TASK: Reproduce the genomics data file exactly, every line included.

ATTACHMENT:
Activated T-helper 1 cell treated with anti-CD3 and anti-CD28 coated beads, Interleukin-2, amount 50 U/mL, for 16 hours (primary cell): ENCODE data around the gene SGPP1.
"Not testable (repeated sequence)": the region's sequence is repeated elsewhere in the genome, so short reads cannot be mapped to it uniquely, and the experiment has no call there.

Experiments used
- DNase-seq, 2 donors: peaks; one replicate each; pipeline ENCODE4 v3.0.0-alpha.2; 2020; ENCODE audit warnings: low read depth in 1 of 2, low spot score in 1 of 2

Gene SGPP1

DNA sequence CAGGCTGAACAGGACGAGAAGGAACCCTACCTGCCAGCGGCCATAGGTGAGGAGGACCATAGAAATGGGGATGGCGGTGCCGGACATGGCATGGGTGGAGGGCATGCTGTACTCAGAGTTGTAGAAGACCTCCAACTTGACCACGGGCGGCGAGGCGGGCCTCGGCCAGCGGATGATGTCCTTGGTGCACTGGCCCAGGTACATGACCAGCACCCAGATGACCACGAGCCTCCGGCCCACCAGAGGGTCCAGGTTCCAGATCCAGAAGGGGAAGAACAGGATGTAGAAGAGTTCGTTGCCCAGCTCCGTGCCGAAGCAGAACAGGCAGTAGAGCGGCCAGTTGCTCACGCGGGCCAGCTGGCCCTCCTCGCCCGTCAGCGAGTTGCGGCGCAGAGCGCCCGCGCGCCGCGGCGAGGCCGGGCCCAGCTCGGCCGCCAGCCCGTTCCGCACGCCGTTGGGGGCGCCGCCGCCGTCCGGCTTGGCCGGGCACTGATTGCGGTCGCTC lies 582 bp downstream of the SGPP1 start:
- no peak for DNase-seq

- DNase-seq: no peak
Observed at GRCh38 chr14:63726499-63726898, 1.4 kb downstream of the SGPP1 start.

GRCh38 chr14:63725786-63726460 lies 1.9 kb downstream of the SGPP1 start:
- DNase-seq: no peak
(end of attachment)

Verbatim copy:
Activated T-helper 1 cell treated with anti-CD3 and anti-CD28 coated beads, Interleukin-2, amount 50 U/mL, for 16 hours (primary cell): ENCODE data around the gene SGPP1.
"Not testable (repeated sequence)": the region's sequence is repeated elsewhere in the genome, so short reads cannot be mapped to it uniquely, and the experiment has no call there.

Experiments used
- DNase-seq, 2 donors: peaks; one replicate each; pipeline ENCODE4 v3.0.0-alpha.2; 2020; ENCODE audit warnings: low read depth in 1 of 2, low spot score in 1 of 2

Gene SGPP1

DNA sequence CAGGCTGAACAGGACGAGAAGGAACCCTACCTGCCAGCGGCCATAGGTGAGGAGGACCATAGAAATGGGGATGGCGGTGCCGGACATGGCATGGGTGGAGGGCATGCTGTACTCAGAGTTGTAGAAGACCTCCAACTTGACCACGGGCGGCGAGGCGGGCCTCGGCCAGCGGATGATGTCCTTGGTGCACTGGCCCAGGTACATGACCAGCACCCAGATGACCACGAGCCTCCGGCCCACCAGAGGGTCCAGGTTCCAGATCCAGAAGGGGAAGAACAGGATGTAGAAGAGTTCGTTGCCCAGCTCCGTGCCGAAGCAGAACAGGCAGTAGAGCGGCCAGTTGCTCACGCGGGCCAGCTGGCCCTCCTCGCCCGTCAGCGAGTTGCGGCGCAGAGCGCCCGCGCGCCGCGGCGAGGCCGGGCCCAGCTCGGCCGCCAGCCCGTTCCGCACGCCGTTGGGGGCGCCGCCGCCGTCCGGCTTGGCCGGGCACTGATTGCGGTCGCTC lies 582 bp downstream of the SGPP1 start:
- no peak for DNase-seq

- DNase-seq: no peak
Observed at GRCh38 chr14:63726499-63726898, 1.4 kb downstream of the SGPP1 start.

GRCh38 chr14:63725786-63726460 lies 1.9 kb downstream of the SGPP1 start:
- DNase-seq: no peak